The hidden depths of many a heart. 

O, give Thine own sweet rest to me, 

That I may speak with soothing power 

A word in season, as from Thee, 

To weary ones in needful hour. 

O, fill me with Thy fulness, Lord, 

Until my very heart o'erflow 

In kindling thought and glowing word, 

Thy love to tell, Thy praise to show, 

O, use me, Lord, use even me, 

Just as Thou wilt, and when, and where; 

Until Thy blessed face I see, 

Thy rest, Thy joy, Thy glory share! 


"The servant of the Lord must not strive, but be gentle unto all men, apt to teach, patient, in meekness instructing those that oppose themselves."—2 Timothy 2:24, 25

THE words of our text were addressed by the Apostle Paul to Timothy, an Elder of the Church. The Lord's people, all who belong to the Body of Christ, are sons of God; nevertheless, they are all servants—bond-servants of Jesus Christ. Every true son would desire to serve the interests of his father, especially a just, loving father; and every faithful servant would wish to serve the interests of his master or his employer, particularly a noble, worthy employer or master. Our Lord Jesus, who was the special Son of the Heavenly Father, made Himself Servant of all, in order that He might serve the Father's interests, accomplish His will.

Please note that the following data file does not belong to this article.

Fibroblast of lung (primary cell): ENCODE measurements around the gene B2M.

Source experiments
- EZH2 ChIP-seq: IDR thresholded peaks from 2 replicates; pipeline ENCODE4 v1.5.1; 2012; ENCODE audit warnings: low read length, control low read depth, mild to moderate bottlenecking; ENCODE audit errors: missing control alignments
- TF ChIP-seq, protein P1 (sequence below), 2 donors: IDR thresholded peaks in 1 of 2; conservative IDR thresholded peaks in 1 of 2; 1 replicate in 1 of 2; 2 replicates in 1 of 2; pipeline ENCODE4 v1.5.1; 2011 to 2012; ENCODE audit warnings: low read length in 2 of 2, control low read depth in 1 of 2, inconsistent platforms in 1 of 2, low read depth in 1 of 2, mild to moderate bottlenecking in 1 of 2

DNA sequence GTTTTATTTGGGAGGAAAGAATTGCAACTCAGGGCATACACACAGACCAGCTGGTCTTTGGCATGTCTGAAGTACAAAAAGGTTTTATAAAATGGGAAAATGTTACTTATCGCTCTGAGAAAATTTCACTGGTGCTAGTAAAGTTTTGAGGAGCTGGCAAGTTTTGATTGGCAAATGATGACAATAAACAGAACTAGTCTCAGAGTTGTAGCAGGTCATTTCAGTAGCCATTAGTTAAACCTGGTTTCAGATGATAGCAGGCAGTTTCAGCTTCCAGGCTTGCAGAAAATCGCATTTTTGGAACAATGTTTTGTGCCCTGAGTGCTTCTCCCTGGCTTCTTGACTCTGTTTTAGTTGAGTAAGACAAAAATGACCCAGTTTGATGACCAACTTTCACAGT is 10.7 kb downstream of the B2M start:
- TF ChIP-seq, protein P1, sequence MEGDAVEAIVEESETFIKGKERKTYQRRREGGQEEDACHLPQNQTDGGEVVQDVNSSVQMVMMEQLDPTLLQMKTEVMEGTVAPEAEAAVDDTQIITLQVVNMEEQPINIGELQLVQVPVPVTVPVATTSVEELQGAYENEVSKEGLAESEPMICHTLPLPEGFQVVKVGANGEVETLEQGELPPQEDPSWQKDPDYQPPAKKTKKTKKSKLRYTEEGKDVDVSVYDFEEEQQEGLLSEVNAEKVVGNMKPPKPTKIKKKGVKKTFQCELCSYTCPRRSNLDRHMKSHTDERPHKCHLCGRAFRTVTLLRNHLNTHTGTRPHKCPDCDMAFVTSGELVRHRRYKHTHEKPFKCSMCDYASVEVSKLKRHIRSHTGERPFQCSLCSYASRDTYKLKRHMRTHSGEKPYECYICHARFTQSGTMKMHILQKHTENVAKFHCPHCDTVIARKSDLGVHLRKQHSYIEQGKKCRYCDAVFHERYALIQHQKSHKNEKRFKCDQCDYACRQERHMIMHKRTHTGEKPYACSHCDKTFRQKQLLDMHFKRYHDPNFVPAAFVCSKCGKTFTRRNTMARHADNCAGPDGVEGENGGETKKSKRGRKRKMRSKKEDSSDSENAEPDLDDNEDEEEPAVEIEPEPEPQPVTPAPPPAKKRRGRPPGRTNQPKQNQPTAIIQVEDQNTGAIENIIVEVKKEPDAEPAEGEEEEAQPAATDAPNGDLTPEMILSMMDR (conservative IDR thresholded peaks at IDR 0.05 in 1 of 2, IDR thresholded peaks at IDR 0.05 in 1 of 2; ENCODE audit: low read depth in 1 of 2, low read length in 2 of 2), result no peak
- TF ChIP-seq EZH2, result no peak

Our text is applicable to any servant of God, any member of the Church of Christ, whether he holds office among the brethren or not. It is an injunction which applies to all of the Church. Every spirit-begotten child of God is to teach according to his opportunity and ability, under the limitations of sex, etc., given in the Scriptures. "The Spirit of the Lord GOD is upon Me; because the LORD hath anointed Me to preach good tidings unto the meek; He hath sent Me to bind up the broken-hearted, to proclaim liberty to the captives, and the opening of the prison to them that are bound." (Isaiah 61:1.) These words of the Prophet apply to every member of The Christ, Head and Body.